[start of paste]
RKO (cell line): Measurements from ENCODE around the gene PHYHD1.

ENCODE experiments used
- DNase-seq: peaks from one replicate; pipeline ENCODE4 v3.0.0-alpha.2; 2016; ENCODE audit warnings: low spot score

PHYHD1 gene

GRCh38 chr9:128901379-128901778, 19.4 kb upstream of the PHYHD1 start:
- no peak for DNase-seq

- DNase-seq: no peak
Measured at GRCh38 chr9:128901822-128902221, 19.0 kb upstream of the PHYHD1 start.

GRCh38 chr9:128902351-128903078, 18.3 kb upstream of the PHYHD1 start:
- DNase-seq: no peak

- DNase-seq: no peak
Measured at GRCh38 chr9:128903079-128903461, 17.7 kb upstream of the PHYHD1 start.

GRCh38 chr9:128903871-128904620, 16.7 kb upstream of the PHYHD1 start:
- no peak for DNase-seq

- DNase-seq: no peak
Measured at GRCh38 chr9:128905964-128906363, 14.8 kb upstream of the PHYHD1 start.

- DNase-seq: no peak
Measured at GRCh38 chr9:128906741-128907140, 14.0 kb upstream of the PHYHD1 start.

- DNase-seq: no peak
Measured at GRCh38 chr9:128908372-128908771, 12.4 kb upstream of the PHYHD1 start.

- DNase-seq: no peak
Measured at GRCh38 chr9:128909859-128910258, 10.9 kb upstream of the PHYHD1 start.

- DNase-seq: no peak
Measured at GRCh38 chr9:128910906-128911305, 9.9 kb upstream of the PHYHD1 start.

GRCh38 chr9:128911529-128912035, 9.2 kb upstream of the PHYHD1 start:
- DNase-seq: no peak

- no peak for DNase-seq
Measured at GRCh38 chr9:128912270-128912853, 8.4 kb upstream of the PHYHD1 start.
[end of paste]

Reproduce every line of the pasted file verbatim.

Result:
RKO (cell line): Measurements from ENCODE around the gene PHYHD1.

ENCODE experiments used
- DNase-seq: peaks from one replicate; pipeline ENCODE4 v3.0.0-alpha.2; 2016; ENCODE audit warnings: low spot score

PHYHD1 gene

GRCh38 chr9:128901379-128901778, 19.4 kb upstream of the PHYHD1 start:
- no peak for DNase-seq

- DNase-seq: no peak
Measured at GRCh38 chr9:128901822-128902221, 19.0 kb upstream of the PHYHD1 start.

GRCh38 chr9:128902351-128903078, 18.3 kb upstream of the PHYHD1 start:
- DNase-seq: no peak

- DNase-seq: no peak
Measured at GRCh38 chr9:128903079-128903461, 17.7 kb upstream of the PHYHD1 start.

GRCh38 chr9:128903871-128904620, 16.7 kb upstream of the PHYHD1 start:
- no peak for DNase-seq

- DNase-seq: no peak
Measured at GRCh38 chr9:128905964-128906363, 14.8 kb upstream of the PHYHD1 start.

- DNase-seq: no peak
Measured at GRCh38 chr9:128906741-128907140, 14.0 kb upstream of the PHYHD1 start.

- DNase-seq: no peak
Measured at GRCh38 chr9:128908372-128908771, 12.4 kb upstream of the PHYHD1 start.

- DNase-seq: no peak
Measured at GRCh38 chr9:128909859-128910258, 10.9 kb upstream of the PHYHD1 start.

- DNase-seq: no peak
Measured at GRCh38 chr9:128910906-128911305, 9.9 kb upstream of the PHYHD1 start.

GRCh38 chr9:128911529-128912035, 9.2 kb upstream of the PHYHD1 start:
- DNase-seq: no peak

- no peak for DNase-seq
Measured at GRCh38 chr9:128912270-128912853, 8.4 kb upstream of the PHYHD1 start.